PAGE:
Limerick Day celebrates the birthday of writer Edward Lear (1812-1888). The name is generally considered to be a reference to the city of Limerick, Ireland. Though the exact origins of this poetic form are still debated, limericks were made popular by Lear in 1846 in his Book of Nonsense.
What is a limerick?
A limerick is a humorous five-line poem with a specific rhyming scheme.
The first and second lines rhyme and are usually longer (about eight or nine syllables).
The third and fourth lines are shorter (about five or six syllables) and rhyme with each other.
The last line is the same length as the first two and rhymes with them.
Limericks also usually have a punch line at the end like a good joke. Most that I’ve heard and read have been obscene, but pretty damned funny, of course.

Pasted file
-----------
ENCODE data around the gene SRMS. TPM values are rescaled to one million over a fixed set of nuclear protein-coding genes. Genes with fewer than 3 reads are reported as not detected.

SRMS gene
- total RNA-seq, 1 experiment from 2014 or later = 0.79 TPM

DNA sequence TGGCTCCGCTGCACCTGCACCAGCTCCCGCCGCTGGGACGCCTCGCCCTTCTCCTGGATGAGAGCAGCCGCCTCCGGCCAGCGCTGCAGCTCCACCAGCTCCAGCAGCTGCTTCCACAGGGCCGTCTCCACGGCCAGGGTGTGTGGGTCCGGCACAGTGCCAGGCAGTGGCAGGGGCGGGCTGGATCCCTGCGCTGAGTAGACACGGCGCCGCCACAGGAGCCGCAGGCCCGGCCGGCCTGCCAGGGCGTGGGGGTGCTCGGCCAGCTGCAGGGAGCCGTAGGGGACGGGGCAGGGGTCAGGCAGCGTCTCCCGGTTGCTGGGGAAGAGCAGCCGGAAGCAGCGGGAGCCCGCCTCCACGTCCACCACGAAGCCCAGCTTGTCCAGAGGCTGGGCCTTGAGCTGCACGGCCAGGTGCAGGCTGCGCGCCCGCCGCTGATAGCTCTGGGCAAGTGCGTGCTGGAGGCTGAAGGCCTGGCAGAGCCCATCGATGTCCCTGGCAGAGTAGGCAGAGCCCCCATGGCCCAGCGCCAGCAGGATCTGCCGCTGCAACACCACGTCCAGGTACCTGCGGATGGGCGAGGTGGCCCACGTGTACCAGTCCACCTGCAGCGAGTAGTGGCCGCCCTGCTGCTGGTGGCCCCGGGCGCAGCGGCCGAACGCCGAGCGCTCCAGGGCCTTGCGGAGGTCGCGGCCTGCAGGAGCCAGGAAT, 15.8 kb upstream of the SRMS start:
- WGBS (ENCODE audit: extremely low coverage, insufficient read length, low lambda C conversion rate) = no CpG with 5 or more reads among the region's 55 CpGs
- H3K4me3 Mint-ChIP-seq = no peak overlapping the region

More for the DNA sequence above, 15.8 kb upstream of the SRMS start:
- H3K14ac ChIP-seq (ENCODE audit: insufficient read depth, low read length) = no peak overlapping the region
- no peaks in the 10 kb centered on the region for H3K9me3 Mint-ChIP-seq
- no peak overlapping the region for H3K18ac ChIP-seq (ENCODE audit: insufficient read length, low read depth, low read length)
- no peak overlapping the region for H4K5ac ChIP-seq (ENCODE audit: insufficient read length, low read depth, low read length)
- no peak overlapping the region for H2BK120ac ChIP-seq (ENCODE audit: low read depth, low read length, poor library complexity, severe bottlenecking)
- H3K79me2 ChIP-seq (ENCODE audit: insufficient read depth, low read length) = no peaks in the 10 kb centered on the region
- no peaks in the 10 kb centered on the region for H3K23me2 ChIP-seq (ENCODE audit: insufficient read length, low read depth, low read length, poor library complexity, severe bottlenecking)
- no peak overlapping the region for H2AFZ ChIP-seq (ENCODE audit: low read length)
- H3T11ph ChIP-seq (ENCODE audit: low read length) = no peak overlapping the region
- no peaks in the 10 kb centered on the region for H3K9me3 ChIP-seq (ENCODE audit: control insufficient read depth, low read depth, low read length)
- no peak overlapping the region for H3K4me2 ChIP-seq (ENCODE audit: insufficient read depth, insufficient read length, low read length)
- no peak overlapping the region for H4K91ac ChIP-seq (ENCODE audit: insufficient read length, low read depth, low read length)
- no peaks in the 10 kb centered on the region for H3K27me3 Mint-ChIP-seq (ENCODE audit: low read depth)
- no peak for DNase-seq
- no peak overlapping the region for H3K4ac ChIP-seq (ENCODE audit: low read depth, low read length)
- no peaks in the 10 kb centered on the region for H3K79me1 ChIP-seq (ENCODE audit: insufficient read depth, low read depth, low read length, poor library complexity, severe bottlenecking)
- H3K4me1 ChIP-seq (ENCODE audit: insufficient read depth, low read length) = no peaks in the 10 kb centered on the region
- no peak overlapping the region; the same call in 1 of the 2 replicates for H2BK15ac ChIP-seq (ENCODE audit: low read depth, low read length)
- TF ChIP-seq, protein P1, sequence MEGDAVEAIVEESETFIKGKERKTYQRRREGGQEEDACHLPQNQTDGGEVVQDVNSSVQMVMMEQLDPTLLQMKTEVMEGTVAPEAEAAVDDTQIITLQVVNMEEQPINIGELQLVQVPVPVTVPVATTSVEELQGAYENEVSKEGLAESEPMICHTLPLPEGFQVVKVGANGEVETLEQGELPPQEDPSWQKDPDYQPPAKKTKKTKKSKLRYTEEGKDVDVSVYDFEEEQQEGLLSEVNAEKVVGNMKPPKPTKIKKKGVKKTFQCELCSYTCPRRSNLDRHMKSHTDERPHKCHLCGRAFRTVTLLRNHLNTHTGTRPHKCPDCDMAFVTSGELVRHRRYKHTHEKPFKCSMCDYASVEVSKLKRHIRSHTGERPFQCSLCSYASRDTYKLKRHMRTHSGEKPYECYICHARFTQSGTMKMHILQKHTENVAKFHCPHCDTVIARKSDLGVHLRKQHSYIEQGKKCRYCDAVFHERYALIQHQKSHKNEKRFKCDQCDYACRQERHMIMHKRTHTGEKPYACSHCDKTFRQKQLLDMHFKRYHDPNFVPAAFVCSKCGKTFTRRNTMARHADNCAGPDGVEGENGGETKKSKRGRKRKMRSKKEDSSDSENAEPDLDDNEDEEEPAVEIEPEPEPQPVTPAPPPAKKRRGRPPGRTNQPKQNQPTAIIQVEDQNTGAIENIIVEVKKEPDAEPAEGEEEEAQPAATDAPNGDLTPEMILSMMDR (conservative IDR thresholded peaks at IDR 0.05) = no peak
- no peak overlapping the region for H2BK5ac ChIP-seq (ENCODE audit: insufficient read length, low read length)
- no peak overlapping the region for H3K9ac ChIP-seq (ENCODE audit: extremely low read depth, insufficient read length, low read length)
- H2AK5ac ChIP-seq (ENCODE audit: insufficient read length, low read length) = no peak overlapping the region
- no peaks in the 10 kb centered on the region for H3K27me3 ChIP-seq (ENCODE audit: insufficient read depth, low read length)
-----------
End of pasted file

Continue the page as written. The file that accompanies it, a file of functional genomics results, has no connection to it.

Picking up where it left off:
So to celebrate this day in my own special way, I’ve written a few of my own. 😉
There once was a man named Armand
Who had quite the impressive man wand.
A real hit with the ladies
But he gave them all scabies,
So he moved the hell back to Milan.
I once met a young girl named Lily.
She was terribly cute and so silly!
She liked to dance crazy,
And sing Call Me Maybe
Until her voice ended up shrilly.
I’ll tell you about my pet kitty.
Her fur is so fluffy and pretty.
She eats too much food,
And not to be rude,
But my bathroom now smells extra shitty.
I like to exclaim “Argle Margle!”
Right after I brush, floss, and gargle.
When food sticks in my teeth
And I need some relief,
I clean them until they do sparkle!
Feeling inspired now to write a limerick or two? Share them with me!